I went to Baltimore last weekend to see CenterStage’s revival of Eugene O’Neill’s Ah, Wilderness!. The program was full of fascinating information about the play and its author, but it neglected to mention one irresistible piece of trivia for which I unfortunately couldn’t find room in my review of the production, which will be appearing in Friday’s Wall Street Journal.
Anybody who knows anything about American theater knows that George M. Cohan, Broadway’s very own Yankee Doodle Dandy, starred in the original 1933 Broadway production of Ah, Wilderness! It was the first time Cohan had ever acted in a straight play of any significance, and by all accounts he was terrific–but he wasn’t the only star of the show. Who played his sixteen-year-old son, the painfully earnest writer-in-the-making that O’Neill based on himself when young?
The answer, I’m staggered to say, is Elisha Cook, Jr., the very same character actor who later moved to Hollywood and spent the rest of his long life playing weirdos and misfits in such well-remembered films as The Big Sleep, Born to Kill, The Killing, The Maltese Falcon, One-Eyed Jacks, Pat Garrett & Billy the Kid, Rosemary’s Baby, and Shane.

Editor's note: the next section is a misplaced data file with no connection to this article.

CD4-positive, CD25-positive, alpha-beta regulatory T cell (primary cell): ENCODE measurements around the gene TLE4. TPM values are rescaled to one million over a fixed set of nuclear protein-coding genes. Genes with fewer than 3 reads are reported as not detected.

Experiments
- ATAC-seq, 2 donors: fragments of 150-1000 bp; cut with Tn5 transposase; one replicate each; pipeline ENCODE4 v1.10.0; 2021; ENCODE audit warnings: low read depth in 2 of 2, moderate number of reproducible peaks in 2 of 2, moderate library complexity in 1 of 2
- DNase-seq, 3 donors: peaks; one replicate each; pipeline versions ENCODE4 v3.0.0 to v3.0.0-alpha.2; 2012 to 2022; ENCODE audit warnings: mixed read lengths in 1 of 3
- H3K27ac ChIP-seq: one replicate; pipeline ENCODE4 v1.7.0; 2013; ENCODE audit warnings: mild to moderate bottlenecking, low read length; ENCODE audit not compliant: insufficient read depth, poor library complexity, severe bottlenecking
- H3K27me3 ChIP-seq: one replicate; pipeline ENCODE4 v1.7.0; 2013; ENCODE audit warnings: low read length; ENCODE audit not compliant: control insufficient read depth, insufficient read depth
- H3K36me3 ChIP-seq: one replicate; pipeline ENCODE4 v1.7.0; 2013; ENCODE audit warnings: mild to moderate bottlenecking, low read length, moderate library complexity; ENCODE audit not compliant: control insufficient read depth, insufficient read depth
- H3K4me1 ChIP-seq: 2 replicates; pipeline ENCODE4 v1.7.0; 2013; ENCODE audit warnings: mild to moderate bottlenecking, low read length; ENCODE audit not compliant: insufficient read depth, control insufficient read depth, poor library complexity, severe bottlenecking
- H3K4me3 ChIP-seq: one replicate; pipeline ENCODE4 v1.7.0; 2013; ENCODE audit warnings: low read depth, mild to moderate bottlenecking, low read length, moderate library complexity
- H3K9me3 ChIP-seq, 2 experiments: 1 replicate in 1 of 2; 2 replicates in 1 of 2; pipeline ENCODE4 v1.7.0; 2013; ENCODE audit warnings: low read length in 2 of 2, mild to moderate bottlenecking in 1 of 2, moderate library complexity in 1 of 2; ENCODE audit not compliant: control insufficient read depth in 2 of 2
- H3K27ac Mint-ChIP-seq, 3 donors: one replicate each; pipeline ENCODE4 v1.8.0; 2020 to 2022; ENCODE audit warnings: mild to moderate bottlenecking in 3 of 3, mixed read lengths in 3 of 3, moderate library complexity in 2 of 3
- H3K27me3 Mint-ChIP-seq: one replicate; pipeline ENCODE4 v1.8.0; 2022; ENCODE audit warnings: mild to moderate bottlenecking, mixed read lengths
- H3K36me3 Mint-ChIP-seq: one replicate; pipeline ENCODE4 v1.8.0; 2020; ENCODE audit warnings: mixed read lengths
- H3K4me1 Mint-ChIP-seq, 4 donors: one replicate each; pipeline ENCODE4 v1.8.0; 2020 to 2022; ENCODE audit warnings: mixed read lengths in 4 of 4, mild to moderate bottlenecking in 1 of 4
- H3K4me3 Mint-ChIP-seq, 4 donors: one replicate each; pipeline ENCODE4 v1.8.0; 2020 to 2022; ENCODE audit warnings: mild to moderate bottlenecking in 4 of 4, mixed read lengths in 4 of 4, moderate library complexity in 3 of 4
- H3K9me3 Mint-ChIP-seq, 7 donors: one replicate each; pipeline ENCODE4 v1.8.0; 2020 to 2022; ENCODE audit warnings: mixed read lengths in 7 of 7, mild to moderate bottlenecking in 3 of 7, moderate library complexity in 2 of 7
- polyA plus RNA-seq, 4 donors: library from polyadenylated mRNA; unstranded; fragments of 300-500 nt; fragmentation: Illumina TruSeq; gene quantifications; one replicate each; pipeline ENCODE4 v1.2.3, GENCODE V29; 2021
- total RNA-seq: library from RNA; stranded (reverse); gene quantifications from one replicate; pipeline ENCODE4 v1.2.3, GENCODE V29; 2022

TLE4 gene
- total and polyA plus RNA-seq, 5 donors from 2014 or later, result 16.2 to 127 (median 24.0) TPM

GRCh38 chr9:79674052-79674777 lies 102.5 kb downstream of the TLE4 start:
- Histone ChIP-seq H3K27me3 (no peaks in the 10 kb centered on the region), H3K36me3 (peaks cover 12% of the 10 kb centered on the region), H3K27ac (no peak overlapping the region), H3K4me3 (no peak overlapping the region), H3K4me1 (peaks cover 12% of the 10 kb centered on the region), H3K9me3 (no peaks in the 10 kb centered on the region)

What’s more, it turns out Cook was really, really good in Ah, Wilderness! According to Brooks Atkinson, the veteran drama critic who reviewed Ah, Wilderness! for the New York Times:
As Richard, Elisha Cook Jr. has strength as well as pathos. Mr. Cook can draw more out of mute adolescence than any other young actor on our stage
Aren’t you glad you know that now? I sure am.